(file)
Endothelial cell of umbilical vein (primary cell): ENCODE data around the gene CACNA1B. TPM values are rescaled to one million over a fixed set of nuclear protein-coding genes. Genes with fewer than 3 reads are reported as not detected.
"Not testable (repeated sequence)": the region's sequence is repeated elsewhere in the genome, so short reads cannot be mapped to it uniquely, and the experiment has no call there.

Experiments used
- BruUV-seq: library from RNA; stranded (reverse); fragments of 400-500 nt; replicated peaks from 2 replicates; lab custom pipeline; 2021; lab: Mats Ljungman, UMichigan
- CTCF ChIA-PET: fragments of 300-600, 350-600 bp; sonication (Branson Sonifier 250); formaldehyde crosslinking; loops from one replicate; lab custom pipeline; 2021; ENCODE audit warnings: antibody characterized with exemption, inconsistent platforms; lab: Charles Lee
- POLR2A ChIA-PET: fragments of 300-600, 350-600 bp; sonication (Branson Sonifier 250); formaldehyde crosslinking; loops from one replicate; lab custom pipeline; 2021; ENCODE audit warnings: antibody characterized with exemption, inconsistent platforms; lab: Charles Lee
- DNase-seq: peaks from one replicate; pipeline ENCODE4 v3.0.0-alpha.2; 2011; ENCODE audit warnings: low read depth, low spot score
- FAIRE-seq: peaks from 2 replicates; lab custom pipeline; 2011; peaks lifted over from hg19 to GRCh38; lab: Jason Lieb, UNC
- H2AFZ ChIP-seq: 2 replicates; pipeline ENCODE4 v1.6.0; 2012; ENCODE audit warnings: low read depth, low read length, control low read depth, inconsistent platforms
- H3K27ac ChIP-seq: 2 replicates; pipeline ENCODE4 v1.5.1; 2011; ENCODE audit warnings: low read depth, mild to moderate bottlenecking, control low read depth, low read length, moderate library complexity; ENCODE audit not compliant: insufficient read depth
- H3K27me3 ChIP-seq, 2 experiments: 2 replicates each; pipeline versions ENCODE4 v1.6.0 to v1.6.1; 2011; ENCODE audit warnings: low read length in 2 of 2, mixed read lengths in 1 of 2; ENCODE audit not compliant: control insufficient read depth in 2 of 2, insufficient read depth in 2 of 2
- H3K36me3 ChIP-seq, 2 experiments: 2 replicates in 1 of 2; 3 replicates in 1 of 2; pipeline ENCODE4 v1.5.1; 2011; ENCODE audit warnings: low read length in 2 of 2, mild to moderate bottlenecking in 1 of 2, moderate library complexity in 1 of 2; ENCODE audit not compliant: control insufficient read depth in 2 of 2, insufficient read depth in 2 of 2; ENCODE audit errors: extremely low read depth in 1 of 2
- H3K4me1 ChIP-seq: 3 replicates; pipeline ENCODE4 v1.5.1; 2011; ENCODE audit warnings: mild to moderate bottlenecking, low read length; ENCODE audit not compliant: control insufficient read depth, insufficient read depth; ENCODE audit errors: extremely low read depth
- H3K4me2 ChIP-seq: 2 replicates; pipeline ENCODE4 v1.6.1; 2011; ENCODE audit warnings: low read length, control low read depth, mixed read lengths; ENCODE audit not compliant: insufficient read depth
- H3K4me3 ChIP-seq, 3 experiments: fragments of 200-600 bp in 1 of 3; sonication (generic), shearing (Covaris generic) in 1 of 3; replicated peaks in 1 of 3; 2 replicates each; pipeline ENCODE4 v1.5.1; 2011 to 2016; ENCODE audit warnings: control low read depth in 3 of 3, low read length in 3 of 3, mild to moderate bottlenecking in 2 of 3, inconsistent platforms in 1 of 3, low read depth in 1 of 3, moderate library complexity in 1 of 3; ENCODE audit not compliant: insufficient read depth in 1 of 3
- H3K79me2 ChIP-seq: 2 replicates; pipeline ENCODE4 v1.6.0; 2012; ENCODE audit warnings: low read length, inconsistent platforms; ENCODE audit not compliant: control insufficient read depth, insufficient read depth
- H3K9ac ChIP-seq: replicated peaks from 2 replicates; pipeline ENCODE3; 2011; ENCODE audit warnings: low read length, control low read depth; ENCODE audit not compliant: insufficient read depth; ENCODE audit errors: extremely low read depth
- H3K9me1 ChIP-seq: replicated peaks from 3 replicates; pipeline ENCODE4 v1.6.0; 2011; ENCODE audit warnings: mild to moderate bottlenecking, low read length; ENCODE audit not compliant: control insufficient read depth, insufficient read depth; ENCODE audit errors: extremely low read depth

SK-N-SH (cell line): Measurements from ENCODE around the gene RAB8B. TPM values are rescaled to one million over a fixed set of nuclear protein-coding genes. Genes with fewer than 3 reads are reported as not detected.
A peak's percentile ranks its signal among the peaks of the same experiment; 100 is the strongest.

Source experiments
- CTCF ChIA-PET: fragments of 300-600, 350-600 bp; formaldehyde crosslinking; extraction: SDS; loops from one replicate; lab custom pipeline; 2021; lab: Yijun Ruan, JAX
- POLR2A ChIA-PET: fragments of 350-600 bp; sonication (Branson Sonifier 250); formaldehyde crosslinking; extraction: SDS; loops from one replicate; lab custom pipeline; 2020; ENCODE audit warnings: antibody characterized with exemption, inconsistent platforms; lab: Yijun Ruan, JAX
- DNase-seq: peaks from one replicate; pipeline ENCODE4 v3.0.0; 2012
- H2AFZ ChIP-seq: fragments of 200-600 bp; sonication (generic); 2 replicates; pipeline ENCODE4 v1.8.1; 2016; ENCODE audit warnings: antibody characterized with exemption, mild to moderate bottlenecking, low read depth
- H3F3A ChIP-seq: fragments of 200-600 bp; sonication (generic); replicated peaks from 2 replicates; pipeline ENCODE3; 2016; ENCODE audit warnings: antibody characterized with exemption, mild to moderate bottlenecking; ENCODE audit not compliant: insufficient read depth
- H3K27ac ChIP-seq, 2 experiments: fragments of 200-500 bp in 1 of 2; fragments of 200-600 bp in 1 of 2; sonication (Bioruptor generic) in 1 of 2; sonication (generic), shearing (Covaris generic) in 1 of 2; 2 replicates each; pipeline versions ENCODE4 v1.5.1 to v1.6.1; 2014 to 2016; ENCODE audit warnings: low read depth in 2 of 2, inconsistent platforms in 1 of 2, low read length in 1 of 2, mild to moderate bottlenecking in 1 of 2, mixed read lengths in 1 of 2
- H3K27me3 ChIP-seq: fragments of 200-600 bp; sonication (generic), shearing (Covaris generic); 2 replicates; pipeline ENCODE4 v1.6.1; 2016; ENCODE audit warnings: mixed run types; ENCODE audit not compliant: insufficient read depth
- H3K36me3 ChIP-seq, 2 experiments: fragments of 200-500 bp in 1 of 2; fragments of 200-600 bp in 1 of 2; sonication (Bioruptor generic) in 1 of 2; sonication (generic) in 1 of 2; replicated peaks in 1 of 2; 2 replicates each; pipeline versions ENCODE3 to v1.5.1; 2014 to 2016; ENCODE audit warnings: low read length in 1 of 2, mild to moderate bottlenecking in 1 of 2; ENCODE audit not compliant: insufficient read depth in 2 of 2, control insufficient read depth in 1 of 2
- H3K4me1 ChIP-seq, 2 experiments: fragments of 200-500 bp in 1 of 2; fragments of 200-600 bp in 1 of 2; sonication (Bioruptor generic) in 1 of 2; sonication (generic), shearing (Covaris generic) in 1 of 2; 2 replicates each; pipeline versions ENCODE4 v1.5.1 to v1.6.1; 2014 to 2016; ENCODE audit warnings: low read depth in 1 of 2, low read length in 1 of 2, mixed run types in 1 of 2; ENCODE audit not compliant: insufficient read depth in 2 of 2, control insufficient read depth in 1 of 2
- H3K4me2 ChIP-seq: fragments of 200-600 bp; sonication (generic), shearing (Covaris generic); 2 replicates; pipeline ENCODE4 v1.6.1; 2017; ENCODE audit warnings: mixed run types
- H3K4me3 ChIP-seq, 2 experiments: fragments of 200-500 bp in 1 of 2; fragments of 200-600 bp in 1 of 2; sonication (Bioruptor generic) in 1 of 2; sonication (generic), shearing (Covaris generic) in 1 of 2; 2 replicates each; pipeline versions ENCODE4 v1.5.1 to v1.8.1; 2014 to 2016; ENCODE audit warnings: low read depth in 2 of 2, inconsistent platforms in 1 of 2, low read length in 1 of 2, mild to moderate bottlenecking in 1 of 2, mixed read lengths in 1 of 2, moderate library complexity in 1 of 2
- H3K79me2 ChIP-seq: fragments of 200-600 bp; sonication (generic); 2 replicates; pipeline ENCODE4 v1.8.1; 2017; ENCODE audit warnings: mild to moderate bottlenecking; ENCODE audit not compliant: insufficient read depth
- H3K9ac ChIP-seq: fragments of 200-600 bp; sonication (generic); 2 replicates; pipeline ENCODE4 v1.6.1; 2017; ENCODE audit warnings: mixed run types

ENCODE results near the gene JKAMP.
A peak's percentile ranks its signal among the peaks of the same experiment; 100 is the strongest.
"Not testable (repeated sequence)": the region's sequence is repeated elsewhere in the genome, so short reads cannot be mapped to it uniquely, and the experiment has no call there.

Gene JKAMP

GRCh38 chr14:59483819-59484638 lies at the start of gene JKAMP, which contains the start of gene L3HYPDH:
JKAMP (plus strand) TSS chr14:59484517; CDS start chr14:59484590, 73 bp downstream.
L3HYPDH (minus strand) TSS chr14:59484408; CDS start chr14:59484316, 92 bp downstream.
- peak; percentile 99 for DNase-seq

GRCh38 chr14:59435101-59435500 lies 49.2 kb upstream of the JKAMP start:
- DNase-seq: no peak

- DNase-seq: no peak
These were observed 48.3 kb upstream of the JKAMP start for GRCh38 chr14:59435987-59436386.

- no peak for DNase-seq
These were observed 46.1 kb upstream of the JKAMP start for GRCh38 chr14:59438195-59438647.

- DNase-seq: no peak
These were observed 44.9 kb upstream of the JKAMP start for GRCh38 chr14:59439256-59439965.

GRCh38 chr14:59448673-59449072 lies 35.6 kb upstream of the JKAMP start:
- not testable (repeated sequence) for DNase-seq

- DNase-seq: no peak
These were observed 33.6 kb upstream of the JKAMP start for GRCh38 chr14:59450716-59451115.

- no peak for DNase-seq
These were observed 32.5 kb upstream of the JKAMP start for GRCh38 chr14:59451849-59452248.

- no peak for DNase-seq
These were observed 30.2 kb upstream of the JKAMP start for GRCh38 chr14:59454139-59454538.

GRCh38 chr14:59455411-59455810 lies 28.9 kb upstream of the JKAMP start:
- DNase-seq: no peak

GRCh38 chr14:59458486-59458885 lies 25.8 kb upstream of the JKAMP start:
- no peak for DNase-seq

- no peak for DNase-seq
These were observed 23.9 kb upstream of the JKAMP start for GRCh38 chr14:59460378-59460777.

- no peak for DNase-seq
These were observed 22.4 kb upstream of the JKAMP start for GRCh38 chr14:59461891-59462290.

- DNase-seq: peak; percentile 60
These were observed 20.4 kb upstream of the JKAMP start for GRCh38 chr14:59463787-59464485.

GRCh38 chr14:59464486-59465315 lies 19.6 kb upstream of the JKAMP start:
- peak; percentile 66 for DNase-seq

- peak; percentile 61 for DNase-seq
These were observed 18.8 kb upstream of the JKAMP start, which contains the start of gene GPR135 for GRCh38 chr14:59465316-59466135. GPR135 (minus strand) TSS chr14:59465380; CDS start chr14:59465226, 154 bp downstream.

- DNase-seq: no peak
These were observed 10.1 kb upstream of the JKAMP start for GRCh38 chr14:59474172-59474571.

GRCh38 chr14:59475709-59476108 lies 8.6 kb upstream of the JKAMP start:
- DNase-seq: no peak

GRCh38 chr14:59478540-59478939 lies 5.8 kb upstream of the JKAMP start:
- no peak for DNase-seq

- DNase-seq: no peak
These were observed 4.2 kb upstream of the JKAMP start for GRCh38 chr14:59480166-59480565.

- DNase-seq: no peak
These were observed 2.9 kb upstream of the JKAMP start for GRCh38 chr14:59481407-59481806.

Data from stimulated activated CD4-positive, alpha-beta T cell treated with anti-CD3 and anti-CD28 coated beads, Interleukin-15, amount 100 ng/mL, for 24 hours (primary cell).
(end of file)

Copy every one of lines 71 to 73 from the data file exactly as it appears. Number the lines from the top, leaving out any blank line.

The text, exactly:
- peak; percentile 61 for DNase-seq
These were observed 18.8 kb upstream of the JKAMP start, which contains the start of gene GPR135 for GRCh38 chr14:59465316-59466135. GPR135 (minus strand) TSS chr14:59465380; CDS start chr14:59465226, 154 bp downstream.

- DNase-seq: no peak